GCAAA 501 234 (46.7) 1.01 (0.83–1.23) 169 (34.0) 1.01 (0.82–1.24) 122 (24.5) 1.07 (0.85–1.35) 
    GAGGA 249 112 (45.0) 0.94 (0.72–1.23) 77 (31.2) 0.89 (0.67–1.18) 66 (26.7) 1.20 (0.89–1.62) 
    GAGAA 186 73 (39.2) 0.74 (0.55–1.01) 49 (26.5) 0.70 (0.50–0.99) 45 (24.3) 1.06 (0.74–1.50) 
    GAGGG 35 18 (51.4) 1.22 (0.62–2.38) 15 (42.9) 1.47 (0.75–2.88) 7 (20.0) 0.82 (0.36–1.89) 
    AAAGG 23 9 (39.1) 0.74 (0.32–1.72) 4 (17.4) 0.41 (0.14–1.22) 8 (34.8) 1.75 (0.74–4.16) 
    AAGGA 12 4 (33.3) 0.58 (0.17–1.92) 3 (25.0) 0.65 (0.18–2.42) 3 (25.0) 1.09 (0.30–4.06) 
    Rare 19 9 (47.4) 1.04 (0.42–2.56) 7 (36.8) 1.14 (0.45–2.91) 6 (31.6) 1.52 (0.57–4.01) 
       P = 0.6040  P = 0.2091  P = 0.8086 
VDR, block 1§ 
    GAG 1,407 655 (46.6) 1.00 (reference) 457 (32.8) 1.00 (reference) 332 (23.8) 1.00 (reference) 
    GGA 1,106 508 (45.9) 0.98 (0.83–1.14) 376 (34.2) 1.07 (0.90–1.26) 258 (23.5) 0.98 (0.82–1.18) 
    AAG 306 130 (42.5) 0.85 (0.66–1.09) 101 (33.1) 1.02 (0.78–1.32) 73 (23.9) 1.01 (0.75–1.35) 
    GAA 41 18 (43.9) 0.90 (0.48–1.68) 7 (17.1) 0.42 (0.19–0.96) 16 (39.0) 2.05 (1.08–3.88) 
    Rare 18 9 (50.0) 1.15 (0.45–2.91) 5 (27.8) 0.79 (0.28–2.23) 7 (38.9) 2.04 (0.78–5.29)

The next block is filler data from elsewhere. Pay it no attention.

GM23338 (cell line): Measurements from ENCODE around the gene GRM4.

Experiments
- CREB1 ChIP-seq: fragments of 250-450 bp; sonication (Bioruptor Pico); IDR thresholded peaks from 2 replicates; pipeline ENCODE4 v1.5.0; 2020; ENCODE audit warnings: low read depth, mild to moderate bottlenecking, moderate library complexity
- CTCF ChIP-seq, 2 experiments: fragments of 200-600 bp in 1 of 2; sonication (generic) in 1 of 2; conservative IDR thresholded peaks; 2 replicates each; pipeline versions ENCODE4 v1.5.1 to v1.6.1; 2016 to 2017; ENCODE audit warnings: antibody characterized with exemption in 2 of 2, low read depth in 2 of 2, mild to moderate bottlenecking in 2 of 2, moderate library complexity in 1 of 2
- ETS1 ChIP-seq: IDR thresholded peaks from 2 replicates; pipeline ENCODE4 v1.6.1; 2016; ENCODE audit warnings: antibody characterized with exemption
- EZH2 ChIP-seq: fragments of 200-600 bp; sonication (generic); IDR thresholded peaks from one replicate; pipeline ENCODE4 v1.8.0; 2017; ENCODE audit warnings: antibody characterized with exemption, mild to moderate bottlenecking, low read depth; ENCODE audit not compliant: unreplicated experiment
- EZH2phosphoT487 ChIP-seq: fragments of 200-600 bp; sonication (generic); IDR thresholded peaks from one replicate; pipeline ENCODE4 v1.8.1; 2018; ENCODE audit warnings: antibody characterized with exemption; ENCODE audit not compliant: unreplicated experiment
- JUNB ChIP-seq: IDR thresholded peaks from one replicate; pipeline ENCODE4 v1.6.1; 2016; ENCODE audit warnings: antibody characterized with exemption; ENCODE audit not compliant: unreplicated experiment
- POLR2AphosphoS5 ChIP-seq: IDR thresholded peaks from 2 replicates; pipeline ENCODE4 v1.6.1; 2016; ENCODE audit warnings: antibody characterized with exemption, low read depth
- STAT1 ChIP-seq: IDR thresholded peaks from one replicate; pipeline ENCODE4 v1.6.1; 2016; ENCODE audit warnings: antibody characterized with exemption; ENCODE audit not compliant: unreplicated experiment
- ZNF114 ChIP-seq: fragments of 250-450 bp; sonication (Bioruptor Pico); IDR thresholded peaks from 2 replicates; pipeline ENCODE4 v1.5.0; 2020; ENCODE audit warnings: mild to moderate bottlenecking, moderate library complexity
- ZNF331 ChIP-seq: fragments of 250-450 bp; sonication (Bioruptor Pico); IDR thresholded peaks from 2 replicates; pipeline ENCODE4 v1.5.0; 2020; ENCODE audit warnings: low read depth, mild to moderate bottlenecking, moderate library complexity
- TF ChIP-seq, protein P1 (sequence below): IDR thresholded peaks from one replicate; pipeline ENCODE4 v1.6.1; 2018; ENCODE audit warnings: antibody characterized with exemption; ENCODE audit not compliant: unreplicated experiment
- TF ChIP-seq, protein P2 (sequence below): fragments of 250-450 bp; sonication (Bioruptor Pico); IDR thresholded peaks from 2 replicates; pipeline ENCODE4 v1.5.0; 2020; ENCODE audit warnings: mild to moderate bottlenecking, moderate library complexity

P = 0.7591  P = 0.1792  P = 0.1537 
VDR, block 2 
    GCCGG 1,018 482 (47.3) 1.00 (reference) 337 (33.4) 1.00 (reference) 253 (25.1) 1.00 (reference) 
    GCAAG 956 426 (44.6) 0.89 (0.75–1.07) 300 (31.5) 0.92 (0.76–1.11) 236 (24.8) 0.98 (0.80–1.21) 
    AACAA 381 169 (44.4) 0.89 (0.70–1.12) 120 (31.7) 0.92 (0.72–1.19) 93 (24.5) 0.97 (0.74–1.28) 
    GACAA 368 178 (48.4) 1.04 (0.82–1.32) 134 (36.9) 1.17 (0.91–1.50) 76 (20.9) 0.79 (0.59–1.06) 
    GCCAA 128 57 (44.5) 0.89 (0.62–1.29) 48 (37.5) 1.19 (0.82–1.75) 26 (20.3) 0.76 (0.48–1.20) 
    GACAG 18 6 (33.3) 0.56 (0.21–1.49) 5 (27.8) 0.77 (0.27–2.17) 1 (5.6) 0.18 (0.02–1.33) 
    Rare 2 (22.2) 0.32 (0.07–1.54) 2 (22.2) 0.57 (0.12–2.75) 1 (11.1) 0.37 (0.05–3.00) 
   P = 0.3939  P = 0.4642  P = 0.1518 
VDR, block 3 
    AAGAA 1,011 477 (47.2) 1.00 (reference) 334 (33.4) 1.00 (reference) 250 (25.0) 1.00 (reference) 
    GGGGA 977 433 (44.3) 0.89 (0.75–1.06) 307 (31.6) 0.92 (0.76–1.11) 237 (24.4) 0.97 (0.79–1.19) 
    AAAAG 649 291 (44.8) 0.91 (0.75–1.11) 224 (34.7) 1.06 (0.86–1.31) 148 (22.9) 0.89 (0.71–1.13)